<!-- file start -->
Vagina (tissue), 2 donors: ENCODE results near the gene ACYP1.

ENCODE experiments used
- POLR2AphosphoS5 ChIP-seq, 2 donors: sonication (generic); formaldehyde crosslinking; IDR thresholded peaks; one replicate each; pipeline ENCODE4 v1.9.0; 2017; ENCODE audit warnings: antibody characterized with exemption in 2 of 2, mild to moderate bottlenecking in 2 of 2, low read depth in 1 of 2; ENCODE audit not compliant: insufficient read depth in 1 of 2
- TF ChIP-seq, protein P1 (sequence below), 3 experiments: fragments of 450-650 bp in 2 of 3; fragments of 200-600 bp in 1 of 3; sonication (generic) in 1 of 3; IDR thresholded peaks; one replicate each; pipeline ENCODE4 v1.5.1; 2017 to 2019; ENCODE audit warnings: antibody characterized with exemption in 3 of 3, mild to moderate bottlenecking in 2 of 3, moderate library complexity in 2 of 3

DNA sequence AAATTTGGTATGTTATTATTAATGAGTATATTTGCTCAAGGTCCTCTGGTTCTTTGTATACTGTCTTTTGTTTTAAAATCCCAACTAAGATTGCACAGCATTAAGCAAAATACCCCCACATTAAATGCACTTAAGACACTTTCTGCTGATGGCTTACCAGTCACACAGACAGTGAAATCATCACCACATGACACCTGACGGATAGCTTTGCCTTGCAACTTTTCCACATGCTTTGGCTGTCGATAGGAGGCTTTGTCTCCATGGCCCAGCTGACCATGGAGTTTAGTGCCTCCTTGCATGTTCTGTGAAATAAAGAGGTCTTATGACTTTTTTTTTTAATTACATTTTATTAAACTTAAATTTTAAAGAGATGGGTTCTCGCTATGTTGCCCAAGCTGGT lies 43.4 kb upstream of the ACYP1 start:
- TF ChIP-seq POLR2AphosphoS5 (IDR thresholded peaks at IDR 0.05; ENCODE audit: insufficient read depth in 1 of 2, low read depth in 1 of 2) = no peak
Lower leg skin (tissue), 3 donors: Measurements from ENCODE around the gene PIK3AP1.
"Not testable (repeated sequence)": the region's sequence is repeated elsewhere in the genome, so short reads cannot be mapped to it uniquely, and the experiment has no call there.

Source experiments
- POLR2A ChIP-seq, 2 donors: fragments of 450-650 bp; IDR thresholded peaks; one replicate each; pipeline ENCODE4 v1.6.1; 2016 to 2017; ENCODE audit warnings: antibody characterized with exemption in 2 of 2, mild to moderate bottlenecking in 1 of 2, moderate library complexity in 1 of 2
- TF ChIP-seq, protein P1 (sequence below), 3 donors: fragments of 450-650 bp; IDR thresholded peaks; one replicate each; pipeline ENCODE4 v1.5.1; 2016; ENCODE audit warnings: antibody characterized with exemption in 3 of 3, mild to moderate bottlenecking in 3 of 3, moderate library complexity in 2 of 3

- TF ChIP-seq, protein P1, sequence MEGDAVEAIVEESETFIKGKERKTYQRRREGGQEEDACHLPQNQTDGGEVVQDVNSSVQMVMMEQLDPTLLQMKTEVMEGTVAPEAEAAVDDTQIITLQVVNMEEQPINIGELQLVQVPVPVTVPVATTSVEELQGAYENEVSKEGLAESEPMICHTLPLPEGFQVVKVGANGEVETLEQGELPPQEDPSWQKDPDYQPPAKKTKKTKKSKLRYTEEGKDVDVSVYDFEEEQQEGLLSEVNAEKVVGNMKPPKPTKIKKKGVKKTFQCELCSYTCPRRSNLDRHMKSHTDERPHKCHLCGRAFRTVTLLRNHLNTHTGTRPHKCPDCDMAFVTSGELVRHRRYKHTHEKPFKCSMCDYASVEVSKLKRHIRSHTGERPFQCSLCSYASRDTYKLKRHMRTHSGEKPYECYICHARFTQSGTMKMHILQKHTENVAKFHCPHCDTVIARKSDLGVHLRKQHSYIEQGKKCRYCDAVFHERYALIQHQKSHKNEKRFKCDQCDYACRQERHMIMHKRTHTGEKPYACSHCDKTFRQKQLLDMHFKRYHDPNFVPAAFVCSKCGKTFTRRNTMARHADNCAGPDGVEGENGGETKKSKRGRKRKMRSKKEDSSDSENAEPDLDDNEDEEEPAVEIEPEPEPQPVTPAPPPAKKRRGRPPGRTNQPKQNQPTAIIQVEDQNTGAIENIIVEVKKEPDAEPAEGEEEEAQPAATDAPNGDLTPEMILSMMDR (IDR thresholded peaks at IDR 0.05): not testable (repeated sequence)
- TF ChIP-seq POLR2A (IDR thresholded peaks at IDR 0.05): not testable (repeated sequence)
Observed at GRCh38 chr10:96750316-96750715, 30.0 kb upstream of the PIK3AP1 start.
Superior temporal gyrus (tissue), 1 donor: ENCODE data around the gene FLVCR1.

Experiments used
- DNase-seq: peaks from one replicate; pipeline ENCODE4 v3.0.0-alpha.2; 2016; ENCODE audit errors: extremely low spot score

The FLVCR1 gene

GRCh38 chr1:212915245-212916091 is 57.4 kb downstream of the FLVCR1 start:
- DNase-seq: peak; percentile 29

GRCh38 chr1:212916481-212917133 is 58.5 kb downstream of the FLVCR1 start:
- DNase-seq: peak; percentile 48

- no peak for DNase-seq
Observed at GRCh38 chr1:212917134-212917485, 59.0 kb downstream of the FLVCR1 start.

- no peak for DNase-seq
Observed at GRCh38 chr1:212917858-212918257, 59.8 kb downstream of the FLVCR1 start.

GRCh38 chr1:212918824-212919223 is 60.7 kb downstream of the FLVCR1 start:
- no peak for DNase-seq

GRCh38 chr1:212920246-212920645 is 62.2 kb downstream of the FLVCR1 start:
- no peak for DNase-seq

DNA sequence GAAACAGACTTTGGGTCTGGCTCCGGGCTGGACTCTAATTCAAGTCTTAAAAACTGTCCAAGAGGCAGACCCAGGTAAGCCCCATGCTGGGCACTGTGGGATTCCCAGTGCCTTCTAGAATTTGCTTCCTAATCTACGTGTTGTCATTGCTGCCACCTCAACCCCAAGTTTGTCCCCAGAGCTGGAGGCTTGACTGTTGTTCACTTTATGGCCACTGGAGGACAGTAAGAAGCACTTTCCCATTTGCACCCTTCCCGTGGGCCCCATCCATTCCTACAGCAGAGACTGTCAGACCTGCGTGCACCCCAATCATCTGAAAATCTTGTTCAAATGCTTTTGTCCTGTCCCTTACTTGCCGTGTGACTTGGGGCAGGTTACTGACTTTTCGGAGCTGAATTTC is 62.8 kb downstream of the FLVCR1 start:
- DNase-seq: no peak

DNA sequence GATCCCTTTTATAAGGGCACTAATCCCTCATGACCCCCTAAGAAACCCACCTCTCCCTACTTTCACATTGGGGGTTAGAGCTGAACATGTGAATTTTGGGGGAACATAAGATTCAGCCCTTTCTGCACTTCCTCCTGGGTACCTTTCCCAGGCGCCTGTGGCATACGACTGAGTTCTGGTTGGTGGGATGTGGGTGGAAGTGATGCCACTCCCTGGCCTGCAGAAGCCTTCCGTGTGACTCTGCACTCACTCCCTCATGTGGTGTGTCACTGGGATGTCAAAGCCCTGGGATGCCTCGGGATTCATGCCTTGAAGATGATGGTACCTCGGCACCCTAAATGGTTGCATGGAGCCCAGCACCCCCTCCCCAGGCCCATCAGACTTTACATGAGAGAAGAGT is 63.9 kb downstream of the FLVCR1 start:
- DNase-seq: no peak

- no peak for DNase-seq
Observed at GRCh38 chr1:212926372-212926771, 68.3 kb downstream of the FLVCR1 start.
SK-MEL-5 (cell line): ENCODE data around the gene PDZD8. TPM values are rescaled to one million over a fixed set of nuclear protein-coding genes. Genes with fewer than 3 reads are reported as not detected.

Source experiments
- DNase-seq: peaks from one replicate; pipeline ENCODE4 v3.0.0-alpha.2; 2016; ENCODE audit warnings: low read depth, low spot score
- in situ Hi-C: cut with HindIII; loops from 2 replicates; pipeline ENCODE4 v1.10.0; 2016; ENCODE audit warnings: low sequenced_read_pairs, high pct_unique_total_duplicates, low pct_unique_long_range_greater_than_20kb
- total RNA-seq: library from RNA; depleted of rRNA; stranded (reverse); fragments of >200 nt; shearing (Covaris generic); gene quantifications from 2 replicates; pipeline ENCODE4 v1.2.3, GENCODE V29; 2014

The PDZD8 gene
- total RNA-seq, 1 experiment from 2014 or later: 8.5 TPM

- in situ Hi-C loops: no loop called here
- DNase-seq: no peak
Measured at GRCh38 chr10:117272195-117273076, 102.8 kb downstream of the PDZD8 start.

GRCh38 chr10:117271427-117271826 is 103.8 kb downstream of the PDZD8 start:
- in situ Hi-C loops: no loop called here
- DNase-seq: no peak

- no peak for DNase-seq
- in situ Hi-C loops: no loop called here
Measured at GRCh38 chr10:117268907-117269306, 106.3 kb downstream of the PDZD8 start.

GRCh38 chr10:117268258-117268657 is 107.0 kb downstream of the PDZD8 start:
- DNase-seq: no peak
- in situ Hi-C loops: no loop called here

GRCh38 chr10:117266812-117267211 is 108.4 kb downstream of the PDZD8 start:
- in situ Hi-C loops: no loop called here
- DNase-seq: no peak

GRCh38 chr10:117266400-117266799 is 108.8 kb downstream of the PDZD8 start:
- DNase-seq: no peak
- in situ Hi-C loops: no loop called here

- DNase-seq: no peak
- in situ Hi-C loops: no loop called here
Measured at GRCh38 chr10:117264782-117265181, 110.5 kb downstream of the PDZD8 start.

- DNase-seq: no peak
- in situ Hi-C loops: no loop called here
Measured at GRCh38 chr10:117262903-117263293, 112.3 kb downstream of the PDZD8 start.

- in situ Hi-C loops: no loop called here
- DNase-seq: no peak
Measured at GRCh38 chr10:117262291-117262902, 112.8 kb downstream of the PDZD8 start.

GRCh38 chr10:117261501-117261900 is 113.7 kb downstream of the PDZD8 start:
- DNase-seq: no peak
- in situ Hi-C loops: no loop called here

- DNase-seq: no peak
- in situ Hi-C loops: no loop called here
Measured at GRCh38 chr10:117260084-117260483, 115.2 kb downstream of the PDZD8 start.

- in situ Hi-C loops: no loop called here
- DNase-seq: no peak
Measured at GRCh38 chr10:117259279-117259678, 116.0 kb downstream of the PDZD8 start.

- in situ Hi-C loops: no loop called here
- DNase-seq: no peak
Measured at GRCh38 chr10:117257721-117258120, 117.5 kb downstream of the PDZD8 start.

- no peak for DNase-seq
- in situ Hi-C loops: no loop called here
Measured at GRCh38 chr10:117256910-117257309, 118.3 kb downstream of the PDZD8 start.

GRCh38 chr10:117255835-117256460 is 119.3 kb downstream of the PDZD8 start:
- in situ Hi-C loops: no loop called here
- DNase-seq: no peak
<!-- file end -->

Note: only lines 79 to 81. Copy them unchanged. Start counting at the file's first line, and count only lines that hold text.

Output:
Measured at GRCh38 chr10:117259279-117259678, 116.0 kb downstream of the PDZD8 start.

- in situ Hi-C loops: no loop called here
- DNase-seq: no peak